7. Dr. Zen: As I understand your second point, it is unacceptable to make a judgment about an act, but it is acceptable to make a judgment about the grounds for such an act? Therefore, intention is what matters for the relativist? So there are, then, absolute standards by which to judge intentions, or grounds for an act? And so the relativist is relativistic about acts but absolutist about intentions? Taking this line of thought to the example stage, if my intention for condemning islamic culture for the practice of honor killings is based on an altruistic desire to protect women who have no rights or ability to protect themselves in their society, that is OK? And conversely, if an islamic male’s intention in defending the same practice is based on a desire to exact revenge against a daughter who has humiliated him, that is not OK? So altruistic motives are absolutely good and selfish motives are absolutely bad, regardless of the act? That does not sound very relativistic to me. With regard to your first and fourth points, your objection seems to be to certainty about one’s values being the best, rather than to certainty about one’s values being merely superior. I fail to see the distinction in practical terms. If I condemn another’s act, or grounds for an act, because I believe my position is morally superior, how does that differ, in terms of consequence, from doing so because I feel my position is morally the best?. In either instance, I beieve the act I am condemning is morally inferior and so I condemn it. Your arguments actually support anti-relativism because they allow for one culture or set of values to be regarded as “better” than or “superior” to another. Your objection seems to be to the attitude one takes when making a judgment, rather than to the validity of the judgment itself. In that case, relativists are really just hung up on formalities, and I am welcome to make all the judgments I want and to act accordingly, as long as I make it clear that I don’t think I’m the best, I just think I’m better than you?

  8. I’m glad to see criticism of moral relativism here. I have been posting against it (especially the politically correct brand) for about a year now.Of course, I cannot call myself a liberal, since I am a market anarchist, and am anti-Monopoly-of-Force precisely because I am a proponent of moral realism. If it’s bad to violently force others to your will, it’s bad for everyone.I have particularly noted that Christian Conservatives have no right to Moral Realism. Moral Relativism is actually the domain of religion. Morality is entirely contingent upon the decisions of a being who is not subject to its own rules. Monotheism is the worst “offender,” as I like to say, of moral realism. There is no, and there never has been, an “objective” moral standard in monotheism. “Might Makes Right” is simply another phrase for moral relativism.I might add that some beliefs in democracy fall into the muck of moral relativism. Consensus + Might still does not make Right.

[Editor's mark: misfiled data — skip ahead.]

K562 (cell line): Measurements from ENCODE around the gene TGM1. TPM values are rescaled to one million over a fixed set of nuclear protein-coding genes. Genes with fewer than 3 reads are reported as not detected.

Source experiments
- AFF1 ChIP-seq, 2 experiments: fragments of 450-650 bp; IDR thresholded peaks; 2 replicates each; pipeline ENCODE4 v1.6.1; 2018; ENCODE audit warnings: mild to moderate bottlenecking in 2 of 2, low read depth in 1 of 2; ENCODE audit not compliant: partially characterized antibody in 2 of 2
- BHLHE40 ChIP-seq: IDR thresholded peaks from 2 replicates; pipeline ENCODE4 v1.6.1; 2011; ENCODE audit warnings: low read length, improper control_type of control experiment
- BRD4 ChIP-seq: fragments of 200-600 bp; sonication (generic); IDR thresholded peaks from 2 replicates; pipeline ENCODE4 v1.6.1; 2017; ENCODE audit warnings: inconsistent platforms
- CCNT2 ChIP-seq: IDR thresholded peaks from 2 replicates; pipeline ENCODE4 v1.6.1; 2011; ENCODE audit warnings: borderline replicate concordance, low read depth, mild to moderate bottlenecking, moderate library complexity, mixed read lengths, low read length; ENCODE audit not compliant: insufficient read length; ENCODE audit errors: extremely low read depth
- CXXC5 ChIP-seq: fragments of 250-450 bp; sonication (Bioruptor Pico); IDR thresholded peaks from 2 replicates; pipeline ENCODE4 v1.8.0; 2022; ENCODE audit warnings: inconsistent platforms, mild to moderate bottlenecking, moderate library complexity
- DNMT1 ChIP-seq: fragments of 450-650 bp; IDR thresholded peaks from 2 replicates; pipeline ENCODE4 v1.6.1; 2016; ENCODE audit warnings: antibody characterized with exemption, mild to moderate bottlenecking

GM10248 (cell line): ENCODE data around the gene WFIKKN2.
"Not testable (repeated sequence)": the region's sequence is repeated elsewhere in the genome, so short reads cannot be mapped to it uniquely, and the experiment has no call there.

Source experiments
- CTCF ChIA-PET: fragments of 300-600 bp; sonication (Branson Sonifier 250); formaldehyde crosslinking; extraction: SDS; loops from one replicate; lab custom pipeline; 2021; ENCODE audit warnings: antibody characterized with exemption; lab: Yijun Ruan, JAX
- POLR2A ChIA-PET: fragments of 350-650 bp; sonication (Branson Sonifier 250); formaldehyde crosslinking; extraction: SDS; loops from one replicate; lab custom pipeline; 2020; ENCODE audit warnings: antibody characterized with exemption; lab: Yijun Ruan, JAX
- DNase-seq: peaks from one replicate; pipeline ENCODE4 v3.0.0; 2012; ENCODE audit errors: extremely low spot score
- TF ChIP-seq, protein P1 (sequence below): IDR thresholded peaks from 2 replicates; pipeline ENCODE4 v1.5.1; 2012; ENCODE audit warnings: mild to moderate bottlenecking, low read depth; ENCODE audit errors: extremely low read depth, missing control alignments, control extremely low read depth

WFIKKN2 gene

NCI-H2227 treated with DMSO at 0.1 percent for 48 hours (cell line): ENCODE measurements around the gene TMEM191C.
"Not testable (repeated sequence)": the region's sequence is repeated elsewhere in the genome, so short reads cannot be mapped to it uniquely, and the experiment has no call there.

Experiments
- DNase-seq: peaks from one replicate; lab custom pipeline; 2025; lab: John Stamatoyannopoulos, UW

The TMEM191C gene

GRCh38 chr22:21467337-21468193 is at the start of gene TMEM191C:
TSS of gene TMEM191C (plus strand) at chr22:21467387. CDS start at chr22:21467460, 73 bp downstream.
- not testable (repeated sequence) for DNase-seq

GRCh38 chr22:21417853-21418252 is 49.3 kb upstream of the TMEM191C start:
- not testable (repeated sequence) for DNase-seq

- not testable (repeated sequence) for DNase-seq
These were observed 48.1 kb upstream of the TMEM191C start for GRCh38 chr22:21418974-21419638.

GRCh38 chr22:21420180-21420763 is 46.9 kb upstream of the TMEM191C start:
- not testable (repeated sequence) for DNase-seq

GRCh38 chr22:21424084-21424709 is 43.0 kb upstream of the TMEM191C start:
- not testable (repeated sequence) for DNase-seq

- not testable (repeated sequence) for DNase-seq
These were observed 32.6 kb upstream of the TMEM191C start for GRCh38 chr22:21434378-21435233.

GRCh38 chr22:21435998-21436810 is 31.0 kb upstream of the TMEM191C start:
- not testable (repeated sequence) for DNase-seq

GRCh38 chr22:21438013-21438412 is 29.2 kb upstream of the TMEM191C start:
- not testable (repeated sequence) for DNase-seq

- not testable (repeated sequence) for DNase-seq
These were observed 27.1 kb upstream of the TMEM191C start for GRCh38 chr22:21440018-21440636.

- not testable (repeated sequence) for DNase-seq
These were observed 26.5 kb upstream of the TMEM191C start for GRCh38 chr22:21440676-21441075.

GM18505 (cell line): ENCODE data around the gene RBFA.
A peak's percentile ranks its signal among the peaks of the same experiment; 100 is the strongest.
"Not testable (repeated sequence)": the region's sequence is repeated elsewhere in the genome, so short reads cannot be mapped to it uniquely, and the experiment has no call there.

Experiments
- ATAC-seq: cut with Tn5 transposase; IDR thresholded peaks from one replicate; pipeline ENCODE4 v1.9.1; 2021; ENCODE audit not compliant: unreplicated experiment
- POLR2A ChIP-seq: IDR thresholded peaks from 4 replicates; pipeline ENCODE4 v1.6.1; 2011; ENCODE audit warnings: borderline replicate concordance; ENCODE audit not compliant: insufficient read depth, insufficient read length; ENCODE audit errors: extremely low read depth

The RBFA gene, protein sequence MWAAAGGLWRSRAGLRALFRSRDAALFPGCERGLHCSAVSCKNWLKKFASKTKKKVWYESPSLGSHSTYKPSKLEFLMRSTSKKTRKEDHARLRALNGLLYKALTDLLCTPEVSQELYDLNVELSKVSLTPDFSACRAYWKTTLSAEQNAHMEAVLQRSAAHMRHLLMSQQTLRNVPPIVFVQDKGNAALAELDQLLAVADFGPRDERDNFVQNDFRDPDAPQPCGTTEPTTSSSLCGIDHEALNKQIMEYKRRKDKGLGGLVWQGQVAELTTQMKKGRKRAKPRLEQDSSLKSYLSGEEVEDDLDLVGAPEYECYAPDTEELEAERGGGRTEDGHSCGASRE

9. The arguments you use against moral relativism attack a different sort of relativism than that I would be tempted to ascribe to. They don’t criticise value pluralism, and they don’t explain how preferences can ultimately be ranked and objectively chosen between. I think I agree with you in saying that if there is a true morality at all, it is objective. But in my blog recently I explained why I can’t see how we decide between different TYPES of pleasure/ pain. What’s the common factor? Without one, aren’t we doing something as futile as comparing 10cm to 10 derees celsius to see which is biggest?

  10. I greatly enjoyed your book “the Philosophy Gym”.But in your chapter on relativism, I was struck by your assertion that “even the most hardened relativist will concede that slavery …was wrong”, and you go on to extend this observation to the holocaust. But slavery was regarded by many (most?) people at one time as perfectly acceptable. Thus, a recognition of its heinousness is not somehow “hardwired” in us, but is contigent on social and cultural forces. Let us say for the sake of argument that repugnance for the holocaust is a timeless universal-our putative innate sense of it being “wrong” doesn’t logically lead to the conclusion that there is any objective justification for declaring it to be such. The instinct for self-preservation is an important evolutionary mechanism for propogating our genes, but that doesn’t endow it with any moral property.